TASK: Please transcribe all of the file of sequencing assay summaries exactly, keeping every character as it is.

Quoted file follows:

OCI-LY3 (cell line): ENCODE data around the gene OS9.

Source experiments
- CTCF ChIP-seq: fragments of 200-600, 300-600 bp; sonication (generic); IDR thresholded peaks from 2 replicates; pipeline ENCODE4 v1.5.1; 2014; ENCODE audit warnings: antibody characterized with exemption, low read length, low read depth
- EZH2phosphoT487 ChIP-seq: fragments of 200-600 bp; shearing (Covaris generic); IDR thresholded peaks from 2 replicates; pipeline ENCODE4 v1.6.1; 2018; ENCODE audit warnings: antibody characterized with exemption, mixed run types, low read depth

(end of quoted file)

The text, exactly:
OCI-LY3 (cell line): ENCODE data around the gene OS9.

Source experiments
- CTCF ChIP-seq: fragments of 200-600, 300-600 bp; sonication (generic); IDR thresholded peaks from 2 replicates; pipeline ENCODE4 v1.5.1; 2014; ENCODE audit warnings: antibody characterized with exemption, low read length, low read depth
- EZH2phosphoT487 ChIP-seq: fragments of 200-600 bp; shearing (Covaris generic); IDR thresholded peaks from 2 replicates; pipeline ENCODE4 v1.6.1; 2018; ENCODE audit warnings: antibody characterized with exemption, mixed run types, low read depth